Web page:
Separation from a loved one is a highly stressful event. The range and intensity of emotions accompanying such a separation arguably are amplified when one's spouse deploys. This thesis examines at-home spouses (AHSs) of deployed military and how emotion, marital satisfaction, and communication are impacted throughout the deployment cycle. Additionally, I explore technology as a possible coping mechanism to help AHSs adapt and overcome stressfulness of deployment. One hundred sixty-six married females with a partner currently deployed, anticipating deployment, or recently returned from deployment completed an on-line survey. It was predicted AHSs would experience specific emotions during each phase, categorized as "anticipatory," (e.g., anger, worry) "absence" (e.g., lonely, sad) or "post" (e.g., happiness, relief); marital satisfaction also was predicted to be higher among spouses whose partner recently returned from deployment versus was deployed or anticipating deployment. Data showed AHSs whose partner was anticipating or currently deployed reported more "anticipatory" and "absence" emotions than AHSs with a recently returned partner. The former two groups did not differ in these emotions. AHSs with a recently returned partner reported more "post" emotions than the other two groups. Marital satisfaction did not differ based on deployment status. It was also predicted that among AHSs with a currently deployed partner, less negative emotion upon deployment would be associated with more frequent communication during deployment. Data showed AHSs who reported less negative emotion upon deployment engaged in more frequent communication with their deployed partner. Lastly, I predicted AHSs whose partners are currently deployed and who prefer modes of communication allowing direct contact (e.g., Skype) will experience less negative emotions than AHSs who prefer indirect contact (e.g., e-mail). Data showed reports of negative emotion did not differ based on preference for direct versus indirect communication. Therefore, negative emotions may develop and persist before and during deployment, but when the partner returns home, spouses do experience a rebound of positive emotions. Additionally, emotions at the time of deployment may be useful in predicting spouses' communication frequency during deployment. Findings aim to provide knowledge of family life during separation and explore technology as a possible coping mechanism for AHSs.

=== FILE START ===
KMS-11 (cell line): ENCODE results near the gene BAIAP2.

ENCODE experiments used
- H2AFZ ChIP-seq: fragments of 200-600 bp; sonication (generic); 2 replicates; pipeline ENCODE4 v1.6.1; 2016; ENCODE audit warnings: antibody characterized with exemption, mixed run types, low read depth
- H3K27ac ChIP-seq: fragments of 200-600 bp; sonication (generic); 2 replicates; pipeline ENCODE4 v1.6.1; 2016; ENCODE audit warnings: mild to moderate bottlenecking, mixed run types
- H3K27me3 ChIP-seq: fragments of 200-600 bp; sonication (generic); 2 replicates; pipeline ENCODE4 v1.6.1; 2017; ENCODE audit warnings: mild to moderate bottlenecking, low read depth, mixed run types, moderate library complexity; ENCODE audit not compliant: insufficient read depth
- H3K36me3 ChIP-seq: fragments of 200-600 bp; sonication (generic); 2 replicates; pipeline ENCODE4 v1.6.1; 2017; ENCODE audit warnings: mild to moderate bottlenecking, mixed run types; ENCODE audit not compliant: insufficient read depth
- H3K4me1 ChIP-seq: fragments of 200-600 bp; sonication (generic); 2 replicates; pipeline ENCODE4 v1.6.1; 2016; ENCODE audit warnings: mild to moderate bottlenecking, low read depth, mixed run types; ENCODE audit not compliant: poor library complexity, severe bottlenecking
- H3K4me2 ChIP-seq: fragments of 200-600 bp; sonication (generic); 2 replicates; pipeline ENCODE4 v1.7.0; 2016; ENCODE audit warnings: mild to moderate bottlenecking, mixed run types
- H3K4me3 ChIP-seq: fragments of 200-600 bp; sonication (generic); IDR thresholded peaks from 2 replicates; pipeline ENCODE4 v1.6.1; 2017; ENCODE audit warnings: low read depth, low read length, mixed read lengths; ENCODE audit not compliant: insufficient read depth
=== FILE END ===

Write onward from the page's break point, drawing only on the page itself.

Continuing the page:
Contributors